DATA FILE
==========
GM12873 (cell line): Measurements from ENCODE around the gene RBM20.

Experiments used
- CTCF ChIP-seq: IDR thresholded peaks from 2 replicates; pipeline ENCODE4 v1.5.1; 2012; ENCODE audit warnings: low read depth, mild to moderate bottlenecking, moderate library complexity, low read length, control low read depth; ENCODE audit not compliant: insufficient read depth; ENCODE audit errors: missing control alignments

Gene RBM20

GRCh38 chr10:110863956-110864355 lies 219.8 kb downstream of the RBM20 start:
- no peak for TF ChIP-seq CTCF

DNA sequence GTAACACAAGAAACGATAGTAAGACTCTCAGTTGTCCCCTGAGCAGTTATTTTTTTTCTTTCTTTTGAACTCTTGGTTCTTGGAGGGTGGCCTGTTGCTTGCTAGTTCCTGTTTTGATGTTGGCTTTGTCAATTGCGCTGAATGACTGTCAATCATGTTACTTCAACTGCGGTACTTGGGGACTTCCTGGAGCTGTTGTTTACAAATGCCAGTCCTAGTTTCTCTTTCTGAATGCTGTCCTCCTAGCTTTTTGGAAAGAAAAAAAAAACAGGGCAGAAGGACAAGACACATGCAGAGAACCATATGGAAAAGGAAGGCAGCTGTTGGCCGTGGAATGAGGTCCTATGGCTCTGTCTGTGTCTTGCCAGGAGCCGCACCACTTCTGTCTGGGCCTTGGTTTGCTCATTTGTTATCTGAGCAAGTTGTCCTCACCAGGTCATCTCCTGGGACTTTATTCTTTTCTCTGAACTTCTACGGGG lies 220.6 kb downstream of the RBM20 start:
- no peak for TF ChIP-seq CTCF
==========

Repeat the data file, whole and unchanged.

GM12873 (cell line): Measurements from ENCODE around the gene RBM20.

Experiments used
- CTCF ChIP-seq: IDR thresholded peaks from 2 replicates; pipeline ENCODE4 v1.5.1; 2012; ENCODE audit warnings: low read depth, mild to moderate bottlenecking, moderate library complexity, low read length, control low read depth; ENCODE audit not compliant: insufficient read depth; ENCODE audit errors: missing control alignments

Gene RBM20

GRCh38 chr10:110863956-110864355 lies 219.8 kb downstream of the RBM20 start:
- no peak for TF ChIP-seq CTCF

DNA sequence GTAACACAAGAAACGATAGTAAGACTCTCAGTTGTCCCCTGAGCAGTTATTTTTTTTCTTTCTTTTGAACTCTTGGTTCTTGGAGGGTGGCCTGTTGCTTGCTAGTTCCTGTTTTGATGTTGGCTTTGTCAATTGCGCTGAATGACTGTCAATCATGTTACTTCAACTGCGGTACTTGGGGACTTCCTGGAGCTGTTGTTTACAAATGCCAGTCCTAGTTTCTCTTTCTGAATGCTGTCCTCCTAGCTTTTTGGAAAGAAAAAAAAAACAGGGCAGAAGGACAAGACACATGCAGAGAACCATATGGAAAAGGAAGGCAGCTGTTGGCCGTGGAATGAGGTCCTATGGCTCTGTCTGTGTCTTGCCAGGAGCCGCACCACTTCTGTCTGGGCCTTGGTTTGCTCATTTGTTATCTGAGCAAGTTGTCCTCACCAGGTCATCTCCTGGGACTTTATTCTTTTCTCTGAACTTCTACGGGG lies 220.6 kb downstream of the RBM20 start:
- no peak for TF ChIP-seq CTCF